Bishop's Lectionary Reflection
Proper 17, Year B
August 29, 2021
Song of Solomon 2:8-13
This is an intimate love poem. It begins, “The voice of my beloved…” God is our beloved, and we are His. He leaps about like a stag, bounding and full of energy. He is the picture of abundant life. The winter is past and the rain is over and gone, The invitation is extended to come away with the beloved to rejoice. A time of fruitfulness ensues – flowers, singing, the voice of the turtledove, the blossoming of vines. This is the language of intimacy – to time to come closer and be at one with God.
In our own time of simultaneous catastrophes – pandemic, wildfires, floods, earthquakes, hurricanes, mass shootings, government takeovers, terrorist attacks, quarreling about race, do we too not long to hear a voice that bids us to arise and come closer to the living God? Do we too not desire this chance for intimacy – this opportunity to step into the energy of life abundant? God stands outside the window of our heart and soul, peering in. He invites us into a time of fruitfulness. Our hard times are over. Arise! Come away! Leave struggles and fears behind! Join the boundless, energizing intimacy of God.
Psalm 45:1-2, 7-10
This song harkens to the joy of a wedding song and is the perfect response to the intimate love poem just presented in the Song of Solomon. Just as one might look with joy to a couple about to be married, one gazes upon the King adorned in his glory and wishes to extol the beauty of what one sees. The object of beauty rests on the highest pinnacle of quality. There is grace, gladness righteousness and beauty everywhere. Even the scents that reach our nostrils is pleasant (myrrh, aloes, cassia). The sound of music brings gladness.
In such a scene as the Psalmist has set, there is no room for fear and sadness – only joy and gladness. What is the view of your world? If your heart is not stirring with a noble song to the joy and gladness of God, it might be time to offer your heart to God and to His care. Take a few moments to rest and place yourself in His presence.
The Letter of James, although attributed to the half-brother of Jesus, was likely not written by him. Regardless of who the author is, this letter is an exhortation to the Church to be the Word of God in service. To be the Word of God in the world is a two-step process: first one must receive the word of God; second, one must engage in action for the sake of that word. In order to make one’s self ready to welcome the Word of God, one must prepare one’s heart to receive it. One must clean one’s heart of anger, sordidness and rank growth of wickedness and then meekly and humbly allow the word to be planted in one’s heart. But one cannot stop simply at receiving the word – one must receive this world and then step up to do whatever action the word prompts that person to do. As an example, Paul suggests ministering to orphans and widows – those who in Paul’s day were in danger of being cast aside and forgotten.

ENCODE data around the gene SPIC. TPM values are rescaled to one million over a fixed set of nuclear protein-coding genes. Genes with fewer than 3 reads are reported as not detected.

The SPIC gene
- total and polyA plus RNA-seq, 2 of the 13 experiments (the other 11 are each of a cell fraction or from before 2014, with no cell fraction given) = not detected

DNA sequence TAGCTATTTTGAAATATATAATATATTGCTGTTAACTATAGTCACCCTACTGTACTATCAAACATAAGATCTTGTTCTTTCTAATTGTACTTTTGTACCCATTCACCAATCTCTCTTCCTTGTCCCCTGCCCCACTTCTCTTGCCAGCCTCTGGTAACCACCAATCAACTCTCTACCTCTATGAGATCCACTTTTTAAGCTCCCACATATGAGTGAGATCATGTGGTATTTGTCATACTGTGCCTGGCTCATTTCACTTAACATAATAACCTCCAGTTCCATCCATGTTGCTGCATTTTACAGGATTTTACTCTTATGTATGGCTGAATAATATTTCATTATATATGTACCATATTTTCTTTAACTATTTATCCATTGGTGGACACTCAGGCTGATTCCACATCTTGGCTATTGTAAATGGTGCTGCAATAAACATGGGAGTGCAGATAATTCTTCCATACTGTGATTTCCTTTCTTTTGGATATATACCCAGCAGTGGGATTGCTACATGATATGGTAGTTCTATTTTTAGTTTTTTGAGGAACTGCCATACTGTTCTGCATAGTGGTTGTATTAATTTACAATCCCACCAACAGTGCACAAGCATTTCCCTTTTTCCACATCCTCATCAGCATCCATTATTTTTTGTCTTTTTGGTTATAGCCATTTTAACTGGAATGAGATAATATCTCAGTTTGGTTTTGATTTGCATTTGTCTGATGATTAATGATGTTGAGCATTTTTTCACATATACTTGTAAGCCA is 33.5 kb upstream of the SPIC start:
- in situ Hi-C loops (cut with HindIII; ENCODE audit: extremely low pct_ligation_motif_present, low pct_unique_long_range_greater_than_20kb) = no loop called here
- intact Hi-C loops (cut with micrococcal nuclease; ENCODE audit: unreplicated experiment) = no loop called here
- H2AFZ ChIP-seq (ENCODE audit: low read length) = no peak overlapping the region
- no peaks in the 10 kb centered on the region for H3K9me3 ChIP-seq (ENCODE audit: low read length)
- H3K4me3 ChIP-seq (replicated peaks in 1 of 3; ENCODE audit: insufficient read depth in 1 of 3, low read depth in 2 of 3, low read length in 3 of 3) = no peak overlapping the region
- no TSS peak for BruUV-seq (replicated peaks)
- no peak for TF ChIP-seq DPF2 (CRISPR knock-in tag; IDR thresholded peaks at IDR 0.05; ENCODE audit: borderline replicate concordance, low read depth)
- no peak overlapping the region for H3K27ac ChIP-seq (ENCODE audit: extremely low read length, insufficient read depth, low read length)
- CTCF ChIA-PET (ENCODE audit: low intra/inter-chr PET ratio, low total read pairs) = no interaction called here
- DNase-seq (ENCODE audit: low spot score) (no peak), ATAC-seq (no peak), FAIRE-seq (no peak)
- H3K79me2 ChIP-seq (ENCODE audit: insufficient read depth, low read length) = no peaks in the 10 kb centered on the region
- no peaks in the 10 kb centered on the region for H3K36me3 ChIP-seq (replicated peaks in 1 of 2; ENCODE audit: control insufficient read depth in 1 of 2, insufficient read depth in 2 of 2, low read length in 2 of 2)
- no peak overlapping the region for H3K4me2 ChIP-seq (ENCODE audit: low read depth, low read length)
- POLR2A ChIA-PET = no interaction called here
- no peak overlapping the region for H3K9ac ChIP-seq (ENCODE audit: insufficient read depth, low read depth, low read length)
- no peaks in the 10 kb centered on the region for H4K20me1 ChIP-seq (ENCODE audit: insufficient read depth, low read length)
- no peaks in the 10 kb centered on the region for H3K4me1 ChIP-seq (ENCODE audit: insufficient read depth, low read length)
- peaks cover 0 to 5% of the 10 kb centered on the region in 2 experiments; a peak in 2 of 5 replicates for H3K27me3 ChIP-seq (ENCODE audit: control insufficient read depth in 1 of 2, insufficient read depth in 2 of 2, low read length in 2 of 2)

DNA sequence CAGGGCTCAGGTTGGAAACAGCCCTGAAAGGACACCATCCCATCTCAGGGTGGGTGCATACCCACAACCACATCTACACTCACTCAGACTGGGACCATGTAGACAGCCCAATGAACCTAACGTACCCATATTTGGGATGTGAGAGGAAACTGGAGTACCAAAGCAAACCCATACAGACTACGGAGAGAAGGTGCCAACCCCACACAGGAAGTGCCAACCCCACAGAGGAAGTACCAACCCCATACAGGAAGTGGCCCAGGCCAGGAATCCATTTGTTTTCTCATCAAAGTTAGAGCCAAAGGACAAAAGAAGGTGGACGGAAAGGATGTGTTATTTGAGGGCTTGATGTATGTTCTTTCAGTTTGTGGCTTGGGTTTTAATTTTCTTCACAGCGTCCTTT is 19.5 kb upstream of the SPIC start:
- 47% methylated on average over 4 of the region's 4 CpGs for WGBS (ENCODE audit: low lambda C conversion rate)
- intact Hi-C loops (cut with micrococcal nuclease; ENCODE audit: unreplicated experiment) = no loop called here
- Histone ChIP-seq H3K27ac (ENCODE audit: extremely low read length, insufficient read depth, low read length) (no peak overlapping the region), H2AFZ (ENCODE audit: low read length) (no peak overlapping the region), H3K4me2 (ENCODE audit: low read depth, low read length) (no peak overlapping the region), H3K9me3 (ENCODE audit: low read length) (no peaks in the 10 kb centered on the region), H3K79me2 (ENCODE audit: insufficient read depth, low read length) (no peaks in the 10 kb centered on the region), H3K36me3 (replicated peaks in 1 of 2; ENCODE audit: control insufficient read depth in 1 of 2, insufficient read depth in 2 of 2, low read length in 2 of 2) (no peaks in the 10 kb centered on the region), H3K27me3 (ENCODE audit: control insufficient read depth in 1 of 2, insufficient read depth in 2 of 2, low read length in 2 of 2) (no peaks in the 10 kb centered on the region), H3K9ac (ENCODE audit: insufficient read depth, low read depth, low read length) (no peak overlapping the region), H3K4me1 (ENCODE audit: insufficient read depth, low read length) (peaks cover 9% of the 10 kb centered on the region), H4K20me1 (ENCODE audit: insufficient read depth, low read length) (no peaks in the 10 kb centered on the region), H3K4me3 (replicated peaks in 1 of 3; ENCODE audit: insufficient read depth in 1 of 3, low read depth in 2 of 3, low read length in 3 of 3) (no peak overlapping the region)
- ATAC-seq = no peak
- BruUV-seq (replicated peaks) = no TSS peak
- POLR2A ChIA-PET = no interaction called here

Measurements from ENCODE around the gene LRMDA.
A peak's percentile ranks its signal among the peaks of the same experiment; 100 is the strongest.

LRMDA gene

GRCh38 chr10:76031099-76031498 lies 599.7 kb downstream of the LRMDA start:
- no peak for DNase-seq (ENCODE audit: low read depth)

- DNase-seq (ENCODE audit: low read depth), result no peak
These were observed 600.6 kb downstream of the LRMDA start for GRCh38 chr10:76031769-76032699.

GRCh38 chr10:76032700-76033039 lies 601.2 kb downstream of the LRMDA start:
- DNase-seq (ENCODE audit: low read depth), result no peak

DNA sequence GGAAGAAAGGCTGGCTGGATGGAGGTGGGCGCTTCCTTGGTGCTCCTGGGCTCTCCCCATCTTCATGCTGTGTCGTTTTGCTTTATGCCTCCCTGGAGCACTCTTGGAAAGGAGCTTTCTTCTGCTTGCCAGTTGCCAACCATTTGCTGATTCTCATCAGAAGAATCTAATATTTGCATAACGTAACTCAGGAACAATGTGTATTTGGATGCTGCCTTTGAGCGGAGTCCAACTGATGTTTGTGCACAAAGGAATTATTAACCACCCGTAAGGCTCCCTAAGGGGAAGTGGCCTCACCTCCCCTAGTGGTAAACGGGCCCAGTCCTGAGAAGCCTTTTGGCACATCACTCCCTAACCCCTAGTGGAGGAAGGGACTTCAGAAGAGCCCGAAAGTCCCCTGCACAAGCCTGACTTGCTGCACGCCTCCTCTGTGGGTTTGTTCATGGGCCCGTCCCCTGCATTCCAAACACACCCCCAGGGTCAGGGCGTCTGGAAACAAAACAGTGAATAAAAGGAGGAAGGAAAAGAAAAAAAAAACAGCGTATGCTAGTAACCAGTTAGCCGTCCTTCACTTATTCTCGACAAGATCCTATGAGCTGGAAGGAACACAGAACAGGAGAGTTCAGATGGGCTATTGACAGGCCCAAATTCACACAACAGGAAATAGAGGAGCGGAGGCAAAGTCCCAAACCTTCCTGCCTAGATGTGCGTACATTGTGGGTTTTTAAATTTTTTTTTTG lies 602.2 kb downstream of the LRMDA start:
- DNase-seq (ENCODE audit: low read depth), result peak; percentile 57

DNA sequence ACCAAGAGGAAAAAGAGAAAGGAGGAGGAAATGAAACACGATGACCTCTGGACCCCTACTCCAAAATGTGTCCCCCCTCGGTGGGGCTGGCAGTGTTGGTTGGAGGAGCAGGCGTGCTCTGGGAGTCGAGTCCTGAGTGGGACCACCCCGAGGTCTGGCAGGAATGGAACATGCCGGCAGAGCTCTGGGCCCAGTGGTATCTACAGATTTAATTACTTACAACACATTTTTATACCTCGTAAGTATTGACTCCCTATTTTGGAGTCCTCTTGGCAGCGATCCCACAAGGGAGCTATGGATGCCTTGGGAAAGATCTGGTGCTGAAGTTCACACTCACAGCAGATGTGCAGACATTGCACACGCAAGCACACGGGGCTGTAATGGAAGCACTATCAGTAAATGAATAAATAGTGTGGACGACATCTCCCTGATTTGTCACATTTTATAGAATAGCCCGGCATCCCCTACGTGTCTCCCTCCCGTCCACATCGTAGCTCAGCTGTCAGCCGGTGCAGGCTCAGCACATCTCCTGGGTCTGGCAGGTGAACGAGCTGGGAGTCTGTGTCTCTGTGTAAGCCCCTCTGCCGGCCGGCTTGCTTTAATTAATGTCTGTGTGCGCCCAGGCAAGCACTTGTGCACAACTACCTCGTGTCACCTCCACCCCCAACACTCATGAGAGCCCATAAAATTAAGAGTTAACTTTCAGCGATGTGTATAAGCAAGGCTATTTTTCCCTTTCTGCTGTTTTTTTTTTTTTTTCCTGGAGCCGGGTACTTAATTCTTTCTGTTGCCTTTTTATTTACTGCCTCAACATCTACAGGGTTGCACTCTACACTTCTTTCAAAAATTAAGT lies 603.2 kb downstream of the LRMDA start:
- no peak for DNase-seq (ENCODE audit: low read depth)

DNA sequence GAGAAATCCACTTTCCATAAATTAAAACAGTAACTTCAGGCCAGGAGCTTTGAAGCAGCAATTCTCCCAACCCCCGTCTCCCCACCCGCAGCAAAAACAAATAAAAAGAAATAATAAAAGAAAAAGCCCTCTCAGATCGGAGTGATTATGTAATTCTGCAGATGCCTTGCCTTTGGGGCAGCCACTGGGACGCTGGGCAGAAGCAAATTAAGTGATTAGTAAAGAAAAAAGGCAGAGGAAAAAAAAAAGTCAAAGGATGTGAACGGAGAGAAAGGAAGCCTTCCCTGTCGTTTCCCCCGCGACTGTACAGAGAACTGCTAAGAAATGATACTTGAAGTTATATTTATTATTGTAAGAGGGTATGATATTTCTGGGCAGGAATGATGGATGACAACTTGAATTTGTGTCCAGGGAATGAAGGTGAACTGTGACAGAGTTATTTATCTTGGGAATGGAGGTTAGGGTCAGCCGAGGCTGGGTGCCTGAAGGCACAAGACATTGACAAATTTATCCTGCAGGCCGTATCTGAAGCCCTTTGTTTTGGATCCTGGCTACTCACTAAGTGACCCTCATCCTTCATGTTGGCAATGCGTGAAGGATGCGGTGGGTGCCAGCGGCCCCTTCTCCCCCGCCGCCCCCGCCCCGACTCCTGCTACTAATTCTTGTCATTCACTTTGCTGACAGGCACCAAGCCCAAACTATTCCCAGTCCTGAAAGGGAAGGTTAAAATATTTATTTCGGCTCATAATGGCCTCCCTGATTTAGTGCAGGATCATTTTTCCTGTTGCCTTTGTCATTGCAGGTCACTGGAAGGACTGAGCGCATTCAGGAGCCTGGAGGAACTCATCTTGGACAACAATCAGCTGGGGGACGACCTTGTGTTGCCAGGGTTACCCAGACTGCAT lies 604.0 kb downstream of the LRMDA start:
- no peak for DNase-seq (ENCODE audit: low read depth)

What needs to be cleaned out of your heart in order to prepare a clean place to receive the Word of God? Who are the widows and orphans of our day? Who is in danger of being cast aside and forgotten? How does the word, planted in our heart, prompt us to respond?
Mark 7:1-8, 14-15, 21-23
Jesus is a prominent, public figure and thus is subject to much scrutiny particularly from those who wish to find fault with Him. The Pharisees and the Scribes are such fault-finders – they gather around Jesus to scrutinize Him. They notice that some of Jesus’ disciples are not following the strict tradition of Jewish elders which they hold of paramount importance. One of those traditions, for example, was the ritual, thorough washing of hands before eating. When they question Jesus about His disciples’ behavior, Jesus shines a light on their own behavior. He points out that they have cleaved themselves so strongly to human tradition that they cannot even tell that they have abandoned the sacred law of God. Then Jesus delivers a sermon to the crowd about the nature of defilement and uncleanness – humans are not made unclean by things they put in their bodies (that is, the things that they eat). They are made unclean by all that comes out of their hearts – all the things that are evil, self-centered, self-serving, wicked and prideful.
How much scrutiny do you give to public figures – watching them to see if they will trip up, if they are hypocritical if they are doing wrong? Do you judge them by human standards, by your standards, by God’s standards? What is more important to you? Whether people do what you want them to do or what God wants them to do? In your every thought and action, what proceeds out of your heart?
Lord of all power and might, the author and giver of all good things: Graft in our hearts the love of your Name; increase in us true religion; nourish us with all goodness; and bring forth in us the fruit of good works; through Jesus Christ our Lord, who lives and reigns with you and the Holy Spirit, one God for ever and ever. Amen.